3 hidden nuggets from Singapore's 300MW data centre announcement

3 nuggets from the announcement that were hidden in plain sight.

3 hidden nuggets from Singapore's 300MW data centre announcement
Photo Credit: Unsplash/Meriç Dağlı

Singapore's 300MW for data centres was big news last week. Here are 3 other revelations hidden in it.

Here are 3 nuggets from the announcement that were hidden in plain sight.

  1. 1.4GW of data centres

Sharp-eyed observes would have noticed IMDA's assertion that Singapore has more than 1.4GW of data centre capacity currently.

This is a never-before-seen figure: Depending on who you asked over the last 12 months, this typically ranged from around 900MW to as high as 1.1GW.

But 1.4GW? No one had ever come up with such a high number. What happened?

My take? This figure includes the cloud hyperscalers, which are typically black boxes to industry observers.

Indeed, Google had increased its "technical investment" in data centres by 5.8x since 2021.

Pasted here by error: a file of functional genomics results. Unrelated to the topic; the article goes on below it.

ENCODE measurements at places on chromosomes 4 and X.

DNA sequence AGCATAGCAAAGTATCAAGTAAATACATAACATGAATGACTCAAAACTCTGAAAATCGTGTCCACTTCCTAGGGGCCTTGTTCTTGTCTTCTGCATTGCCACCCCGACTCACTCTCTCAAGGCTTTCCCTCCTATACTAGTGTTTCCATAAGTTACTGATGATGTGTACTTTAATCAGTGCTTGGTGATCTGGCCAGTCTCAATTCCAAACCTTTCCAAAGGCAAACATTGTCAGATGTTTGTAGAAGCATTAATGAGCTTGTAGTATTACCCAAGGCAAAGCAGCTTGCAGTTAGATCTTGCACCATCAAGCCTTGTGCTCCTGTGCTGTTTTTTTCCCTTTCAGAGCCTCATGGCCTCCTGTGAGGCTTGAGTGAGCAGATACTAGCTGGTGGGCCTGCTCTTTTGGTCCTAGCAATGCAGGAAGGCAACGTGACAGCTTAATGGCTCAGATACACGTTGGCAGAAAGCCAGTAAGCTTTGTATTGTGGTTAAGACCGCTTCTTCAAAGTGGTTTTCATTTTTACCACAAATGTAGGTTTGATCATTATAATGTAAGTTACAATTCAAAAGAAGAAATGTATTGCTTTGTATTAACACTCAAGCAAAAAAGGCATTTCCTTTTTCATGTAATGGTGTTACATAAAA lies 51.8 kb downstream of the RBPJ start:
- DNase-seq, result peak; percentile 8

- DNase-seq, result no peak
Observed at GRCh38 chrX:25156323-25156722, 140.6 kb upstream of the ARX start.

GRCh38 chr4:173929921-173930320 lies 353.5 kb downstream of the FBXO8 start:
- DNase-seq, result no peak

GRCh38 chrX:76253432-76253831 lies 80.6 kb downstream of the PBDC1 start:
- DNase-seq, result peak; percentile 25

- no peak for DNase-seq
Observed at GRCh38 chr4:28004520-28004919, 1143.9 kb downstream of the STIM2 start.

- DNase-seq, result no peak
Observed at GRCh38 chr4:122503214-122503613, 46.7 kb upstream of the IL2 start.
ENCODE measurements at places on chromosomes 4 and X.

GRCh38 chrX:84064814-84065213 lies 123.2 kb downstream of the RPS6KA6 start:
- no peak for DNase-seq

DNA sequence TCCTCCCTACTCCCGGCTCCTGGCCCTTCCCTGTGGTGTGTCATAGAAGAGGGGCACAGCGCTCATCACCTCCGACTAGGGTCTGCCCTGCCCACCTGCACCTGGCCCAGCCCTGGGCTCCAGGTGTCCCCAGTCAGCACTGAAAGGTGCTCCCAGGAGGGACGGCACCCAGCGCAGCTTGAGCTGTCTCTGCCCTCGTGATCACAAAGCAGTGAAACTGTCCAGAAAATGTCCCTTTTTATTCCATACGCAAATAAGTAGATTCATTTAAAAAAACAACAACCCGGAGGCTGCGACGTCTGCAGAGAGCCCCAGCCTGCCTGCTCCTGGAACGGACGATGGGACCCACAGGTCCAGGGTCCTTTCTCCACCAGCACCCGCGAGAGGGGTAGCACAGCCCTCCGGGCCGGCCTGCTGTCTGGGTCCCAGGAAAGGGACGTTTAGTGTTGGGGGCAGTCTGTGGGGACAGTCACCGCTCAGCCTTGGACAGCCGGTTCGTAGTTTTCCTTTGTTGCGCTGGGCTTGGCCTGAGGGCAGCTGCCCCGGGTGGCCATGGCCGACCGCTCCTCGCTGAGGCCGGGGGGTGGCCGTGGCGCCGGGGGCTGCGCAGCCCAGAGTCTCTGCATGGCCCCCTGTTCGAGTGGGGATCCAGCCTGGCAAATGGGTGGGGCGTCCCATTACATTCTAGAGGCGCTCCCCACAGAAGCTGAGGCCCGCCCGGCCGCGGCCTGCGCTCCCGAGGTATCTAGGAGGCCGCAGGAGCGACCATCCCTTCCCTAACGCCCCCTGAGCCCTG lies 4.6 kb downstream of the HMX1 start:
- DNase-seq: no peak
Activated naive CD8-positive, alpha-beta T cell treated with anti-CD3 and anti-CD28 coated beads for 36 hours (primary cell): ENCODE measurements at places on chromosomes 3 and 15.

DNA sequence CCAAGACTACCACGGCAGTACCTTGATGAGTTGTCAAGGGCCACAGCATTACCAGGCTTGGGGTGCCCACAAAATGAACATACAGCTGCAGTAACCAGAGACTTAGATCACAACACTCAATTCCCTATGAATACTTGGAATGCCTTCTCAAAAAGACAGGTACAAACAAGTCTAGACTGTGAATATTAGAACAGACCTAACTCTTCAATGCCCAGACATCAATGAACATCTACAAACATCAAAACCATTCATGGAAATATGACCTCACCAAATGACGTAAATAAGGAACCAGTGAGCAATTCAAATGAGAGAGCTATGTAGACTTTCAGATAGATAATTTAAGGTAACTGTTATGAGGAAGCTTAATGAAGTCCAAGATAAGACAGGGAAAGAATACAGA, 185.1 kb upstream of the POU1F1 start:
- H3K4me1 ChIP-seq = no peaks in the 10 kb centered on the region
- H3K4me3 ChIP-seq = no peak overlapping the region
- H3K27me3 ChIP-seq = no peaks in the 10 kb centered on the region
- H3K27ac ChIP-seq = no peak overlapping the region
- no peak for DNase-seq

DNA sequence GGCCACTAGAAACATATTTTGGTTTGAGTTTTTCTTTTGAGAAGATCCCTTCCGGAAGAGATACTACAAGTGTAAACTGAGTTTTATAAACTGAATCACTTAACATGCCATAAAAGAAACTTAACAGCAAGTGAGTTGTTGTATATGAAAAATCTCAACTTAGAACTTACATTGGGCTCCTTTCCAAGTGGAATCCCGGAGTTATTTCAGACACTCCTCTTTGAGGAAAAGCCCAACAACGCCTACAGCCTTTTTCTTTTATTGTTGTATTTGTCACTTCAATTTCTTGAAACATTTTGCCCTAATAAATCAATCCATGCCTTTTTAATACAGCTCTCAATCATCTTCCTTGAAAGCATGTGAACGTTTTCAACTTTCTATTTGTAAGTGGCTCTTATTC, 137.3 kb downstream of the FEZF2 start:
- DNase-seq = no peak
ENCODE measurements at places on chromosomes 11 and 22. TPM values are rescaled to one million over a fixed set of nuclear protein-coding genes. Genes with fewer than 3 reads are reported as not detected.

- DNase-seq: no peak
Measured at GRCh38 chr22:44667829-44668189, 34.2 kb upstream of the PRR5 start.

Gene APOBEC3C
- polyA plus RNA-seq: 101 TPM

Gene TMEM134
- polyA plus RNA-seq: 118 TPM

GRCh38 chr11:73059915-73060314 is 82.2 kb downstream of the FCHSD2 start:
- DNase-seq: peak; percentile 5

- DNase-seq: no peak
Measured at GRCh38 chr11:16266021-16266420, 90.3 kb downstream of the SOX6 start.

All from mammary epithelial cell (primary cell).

Similarly, AWS is investing SG$12B (US$8.8B) in Singapore over the next 4 years - presumably having already secured the power.

  1. It's about strategic opportunities

This morning, I saw a report that Singapore is unlikely to draw "large-scale data centre investments" despite added capacity.

I think that's approaching the topic from the wrong angle.

For a start, the cloud hyperscalers have already secured their capacity. Moreover, the new capacity is about helping Singapore capture strategic opportunities, not build even larger data centres to help operators make more money.

Specifically, it is about allowing Singapore to do what it's always done - fight smart and punch above its weight class, not going toe to toe with others in areas where it is hopelessly outclassed.

  1. It's more than 300MW

Finally, the added capacity is more than 300MW. I know, I keep referring to it as 300MW myself.

  • 300MW of data centre capacity in Green DC Roadmap.
  • 200MW allocated for operators using green energy.

So it's actually 500MW.

The only question here is: Will this be enough to let Singapore capture the strategic opportunities it needs?

Further reading

On Sunday, I wrote up an article with my initial thoughts about the additional capacity and what it represents here.

Do check back over the weekend for part two about how Singapore might successfully redraw the boundaries of what's possible with data centres.

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